The methods of criticism pursued by Hill in the Inspector soon involved him in controversy with various people. It is a difficult matter to appraise him in these respects; possibly his success had turned his head for, according to Baker[8], he shewed "an unbounded store of vanity and self-sufficiency, which had for years lain dormant behind the mask of their direct opposite qualities of humility and diffidence; a pride which was perpetually laying claim to homage by no means his due, and a vindictiveness which never could forgive the refusal of it to him." Baker then goes on to remark that as a consequence of this, every affront however slight was revenged by Hill by a public attack on the morals etc. of the maker.

On the other hand his criticisms may have been honest, at any rate in part; and the fact that they landed him into difficulties does not necessarily indicate that he was a dishonest fellow; most people are impatient of adverse criticism, and in those days such impatience found a vent in a pamphlet war or in personal violence. Nowadays the aggrieved manager, for instance, can shut his theatre doors against the distasteful critic; or, in other cases, an action for libel appears to be not altogether unfashionable.

His attack on the Royal Society.

The real origin of Hill's attack on this learned society is somewhat obscure.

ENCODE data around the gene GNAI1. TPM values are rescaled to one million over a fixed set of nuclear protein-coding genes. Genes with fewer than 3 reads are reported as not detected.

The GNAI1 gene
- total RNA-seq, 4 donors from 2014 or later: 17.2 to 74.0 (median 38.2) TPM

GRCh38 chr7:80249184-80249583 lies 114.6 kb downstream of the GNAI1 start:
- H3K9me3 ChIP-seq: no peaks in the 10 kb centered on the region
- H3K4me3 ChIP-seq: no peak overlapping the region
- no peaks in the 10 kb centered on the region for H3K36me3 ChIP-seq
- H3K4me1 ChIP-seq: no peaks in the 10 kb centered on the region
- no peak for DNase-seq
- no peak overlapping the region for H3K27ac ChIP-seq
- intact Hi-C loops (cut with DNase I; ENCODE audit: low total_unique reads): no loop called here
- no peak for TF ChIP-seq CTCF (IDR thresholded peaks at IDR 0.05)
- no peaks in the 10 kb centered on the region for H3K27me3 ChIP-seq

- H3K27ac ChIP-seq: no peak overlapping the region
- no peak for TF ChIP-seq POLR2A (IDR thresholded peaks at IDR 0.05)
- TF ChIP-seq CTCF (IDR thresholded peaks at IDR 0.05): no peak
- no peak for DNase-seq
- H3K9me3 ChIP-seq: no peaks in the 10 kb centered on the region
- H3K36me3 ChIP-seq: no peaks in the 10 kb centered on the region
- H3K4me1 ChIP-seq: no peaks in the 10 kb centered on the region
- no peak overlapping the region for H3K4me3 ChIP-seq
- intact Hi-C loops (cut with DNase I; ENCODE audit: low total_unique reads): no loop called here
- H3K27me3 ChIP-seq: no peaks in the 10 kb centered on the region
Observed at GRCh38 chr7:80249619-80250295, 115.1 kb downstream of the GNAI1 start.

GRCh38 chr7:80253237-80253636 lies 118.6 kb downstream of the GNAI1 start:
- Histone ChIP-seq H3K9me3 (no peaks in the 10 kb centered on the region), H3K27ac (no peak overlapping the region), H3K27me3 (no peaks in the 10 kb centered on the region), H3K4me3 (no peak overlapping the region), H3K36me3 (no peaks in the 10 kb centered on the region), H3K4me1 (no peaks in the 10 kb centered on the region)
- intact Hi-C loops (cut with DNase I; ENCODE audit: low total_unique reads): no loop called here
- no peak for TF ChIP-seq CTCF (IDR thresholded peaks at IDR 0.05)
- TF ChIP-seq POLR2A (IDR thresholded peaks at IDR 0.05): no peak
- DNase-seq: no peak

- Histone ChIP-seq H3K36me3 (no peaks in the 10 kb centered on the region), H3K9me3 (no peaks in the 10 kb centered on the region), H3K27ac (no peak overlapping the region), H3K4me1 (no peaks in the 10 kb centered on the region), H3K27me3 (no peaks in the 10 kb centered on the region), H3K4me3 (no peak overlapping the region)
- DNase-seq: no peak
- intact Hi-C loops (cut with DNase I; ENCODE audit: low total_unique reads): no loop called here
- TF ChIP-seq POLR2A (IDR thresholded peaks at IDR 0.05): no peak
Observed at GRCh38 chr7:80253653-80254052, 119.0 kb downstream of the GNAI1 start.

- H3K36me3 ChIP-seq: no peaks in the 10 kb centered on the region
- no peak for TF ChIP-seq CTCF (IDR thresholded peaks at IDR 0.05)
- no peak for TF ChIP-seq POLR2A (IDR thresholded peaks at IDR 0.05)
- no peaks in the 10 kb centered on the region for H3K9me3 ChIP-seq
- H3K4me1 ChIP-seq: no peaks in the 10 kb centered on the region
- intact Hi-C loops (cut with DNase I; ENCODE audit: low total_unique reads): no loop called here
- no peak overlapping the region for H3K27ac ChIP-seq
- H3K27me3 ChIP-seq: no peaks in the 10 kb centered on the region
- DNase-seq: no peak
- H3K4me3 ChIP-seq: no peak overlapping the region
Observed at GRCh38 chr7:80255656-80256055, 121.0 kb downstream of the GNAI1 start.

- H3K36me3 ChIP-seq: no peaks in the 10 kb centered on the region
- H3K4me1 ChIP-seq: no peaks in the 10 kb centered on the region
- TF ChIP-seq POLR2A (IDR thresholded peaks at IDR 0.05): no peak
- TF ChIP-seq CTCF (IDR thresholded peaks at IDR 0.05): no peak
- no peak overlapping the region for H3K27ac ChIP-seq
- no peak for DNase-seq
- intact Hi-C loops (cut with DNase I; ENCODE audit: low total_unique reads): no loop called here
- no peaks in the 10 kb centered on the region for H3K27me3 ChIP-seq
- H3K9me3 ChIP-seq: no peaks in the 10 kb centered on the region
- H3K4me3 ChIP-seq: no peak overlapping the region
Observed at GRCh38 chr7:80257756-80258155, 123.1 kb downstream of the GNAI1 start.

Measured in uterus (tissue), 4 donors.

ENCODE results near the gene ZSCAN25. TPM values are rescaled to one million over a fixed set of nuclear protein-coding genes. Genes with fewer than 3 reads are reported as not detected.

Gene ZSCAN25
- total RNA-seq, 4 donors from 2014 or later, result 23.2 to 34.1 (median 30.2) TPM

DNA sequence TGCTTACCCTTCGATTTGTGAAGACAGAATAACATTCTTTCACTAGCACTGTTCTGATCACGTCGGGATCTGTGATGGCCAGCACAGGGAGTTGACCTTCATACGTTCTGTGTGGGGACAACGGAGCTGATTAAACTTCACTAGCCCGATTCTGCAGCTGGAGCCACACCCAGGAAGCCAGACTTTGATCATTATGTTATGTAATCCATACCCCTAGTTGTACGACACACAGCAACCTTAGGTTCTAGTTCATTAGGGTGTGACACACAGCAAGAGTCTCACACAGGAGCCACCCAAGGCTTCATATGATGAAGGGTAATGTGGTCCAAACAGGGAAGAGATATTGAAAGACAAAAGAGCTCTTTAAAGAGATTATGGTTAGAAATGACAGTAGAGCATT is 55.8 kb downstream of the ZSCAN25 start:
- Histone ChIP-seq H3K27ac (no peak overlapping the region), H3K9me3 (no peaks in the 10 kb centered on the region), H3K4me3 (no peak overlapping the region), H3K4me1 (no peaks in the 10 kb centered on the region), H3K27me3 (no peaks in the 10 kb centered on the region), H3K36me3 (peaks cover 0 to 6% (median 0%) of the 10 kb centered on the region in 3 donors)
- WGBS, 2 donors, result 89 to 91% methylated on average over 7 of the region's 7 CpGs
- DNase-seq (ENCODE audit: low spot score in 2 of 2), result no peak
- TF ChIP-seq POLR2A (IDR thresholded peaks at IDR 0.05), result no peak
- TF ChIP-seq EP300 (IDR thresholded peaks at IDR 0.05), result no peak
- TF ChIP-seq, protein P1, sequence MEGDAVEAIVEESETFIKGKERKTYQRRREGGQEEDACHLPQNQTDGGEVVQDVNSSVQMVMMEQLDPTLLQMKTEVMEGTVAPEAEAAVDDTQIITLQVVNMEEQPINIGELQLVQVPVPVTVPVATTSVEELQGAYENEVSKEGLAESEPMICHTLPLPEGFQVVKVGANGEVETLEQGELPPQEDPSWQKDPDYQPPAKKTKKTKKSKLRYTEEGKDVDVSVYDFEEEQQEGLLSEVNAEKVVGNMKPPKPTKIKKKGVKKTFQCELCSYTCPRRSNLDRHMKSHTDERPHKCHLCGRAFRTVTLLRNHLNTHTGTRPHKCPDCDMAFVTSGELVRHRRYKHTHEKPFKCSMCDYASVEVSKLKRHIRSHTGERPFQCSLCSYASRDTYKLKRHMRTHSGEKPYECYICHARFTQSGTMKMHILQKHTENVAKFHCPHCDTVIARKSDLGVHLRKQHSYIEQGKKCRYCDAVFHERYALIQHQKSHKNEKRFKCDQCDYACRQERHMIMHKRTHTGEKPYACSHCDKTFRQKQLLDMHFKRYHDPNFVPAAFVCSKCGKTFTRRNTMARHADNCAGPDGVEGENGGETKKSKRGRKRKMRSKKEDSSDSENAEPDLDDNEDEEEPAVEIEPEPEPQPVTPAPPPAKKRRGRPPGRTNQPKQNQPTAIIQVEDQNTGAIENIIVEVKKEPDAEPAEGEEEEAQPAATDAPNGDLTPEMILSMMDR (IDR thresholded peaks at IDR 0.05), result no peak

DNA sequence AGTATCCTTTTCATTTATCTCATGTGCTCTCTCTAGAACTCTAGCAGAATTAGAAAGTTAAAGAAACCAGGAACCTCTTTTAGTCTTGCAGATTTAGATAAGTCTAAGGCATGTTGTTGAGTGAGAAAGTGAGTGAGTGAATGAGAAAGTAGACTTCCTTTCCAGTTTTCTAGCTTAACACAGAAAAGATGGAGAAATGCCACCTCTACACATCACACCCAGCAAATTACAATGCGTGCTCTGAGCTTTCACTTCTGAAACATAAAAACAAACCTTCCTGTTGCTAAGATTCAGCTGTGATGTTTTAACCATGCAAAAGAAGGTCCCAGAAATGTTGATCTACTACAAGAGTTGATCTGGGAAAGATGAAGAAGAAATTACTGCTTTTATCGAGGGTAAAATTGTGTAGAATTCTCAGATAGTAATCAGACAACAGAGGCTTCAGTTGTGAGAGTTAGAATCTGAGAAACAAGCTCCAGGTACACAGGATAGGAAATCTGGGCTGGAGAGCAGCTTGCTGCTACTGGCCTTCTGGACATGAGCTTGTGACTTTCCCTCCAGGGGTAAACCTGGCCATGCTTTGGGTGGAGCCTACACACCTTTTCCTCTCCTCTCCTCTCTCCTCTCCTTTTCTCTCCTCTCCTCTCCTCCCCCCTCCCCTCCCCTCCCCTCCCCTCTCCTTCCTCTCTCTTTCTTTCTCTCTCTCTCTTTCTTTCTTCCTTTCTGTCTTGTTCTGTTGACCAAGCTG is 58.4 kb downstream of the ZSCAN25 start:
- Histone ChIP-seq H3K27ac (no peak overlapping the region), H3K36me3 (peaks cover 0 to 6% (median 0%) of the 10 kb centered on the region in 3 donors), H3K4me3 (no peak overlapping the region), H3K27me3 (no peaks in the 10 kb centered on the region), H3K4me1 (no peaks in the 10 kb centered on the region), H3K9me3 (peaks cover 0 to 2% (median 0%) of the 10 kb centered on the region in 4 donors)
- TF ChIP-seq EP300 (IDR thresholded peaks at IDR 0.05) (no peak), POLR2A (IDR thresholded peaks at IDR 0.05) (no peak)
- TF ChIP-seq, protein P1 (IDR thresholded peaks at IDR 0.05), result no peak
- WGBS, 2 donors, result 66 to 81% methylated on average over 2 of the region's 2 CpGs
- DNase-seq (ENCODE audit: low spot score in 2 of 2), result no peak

At the time of his death Chambers was engaged in the preparation of a supplement to his Cyclopaedia. The publishers then commissioned John Lewis Scott to prepare the work, but as Scott was soon afterwards appointed tutor to the royal princes it was entrusted to Hill. It is stated that the botanical articles were quite good, but that the more general parts were done with Hill's "characteristic carelessness and self-sufficiency." When the work was approaching completion the publishers considered that the title-page would look better if Hill had the right of adding F.R.S. after his name. He, in consequence, and, it is stated, contrary to the advice of Folkes, endeavoured to obtain the necessary qualification for candidature; but he was disliked to such an extent that he could not obtain the requisite number of signatures, three, for his certificate, notwithstanding the fact that the number of Fellows was about three hundred. This perhaps was hardly surprising since he had criticized his contemporary scientists very adversely, designating them by such terms as "butterfly hunters," "cockle shell merchants" and "medal scrapers." This reverse must have been a severe blow to his vanity, for there can be no doubt that his claims to the Fellowship, on scientific grounds, were as strong as any and stronger than those of most of the Fellows. And this Hill, who was by no means lacking in self-confidence, knew. His criticism of the Society culminated in his Review of the Works of the Royal Society of London (1751)[9], which was in appearance like that of the Transactions, and consisted of reviews of several papers with comments by Hill. The work was dedicated to Martin Folkes, the President, on whom he placed the responsibility for publication, for, wrote he in his dedication, "The Purport of the more considerable of them has been long since delivered to you in conversation; and if you had thought the Society deserved to escape the Censure that must attend this Method of laying them before the World, you might have prevented it, by making the necessary Use of them in private. "Nor is this, Sir, the only Sense in which you have been the great Instrument of their Production; since it cannot but be acknowledged, that if any body, except your great Self, had been in the high Office you so worthily fill at present, the Occasions of many of the more remarkable of them could not have been received by the Body, under whose Countenance alone they claim their Places in this Work."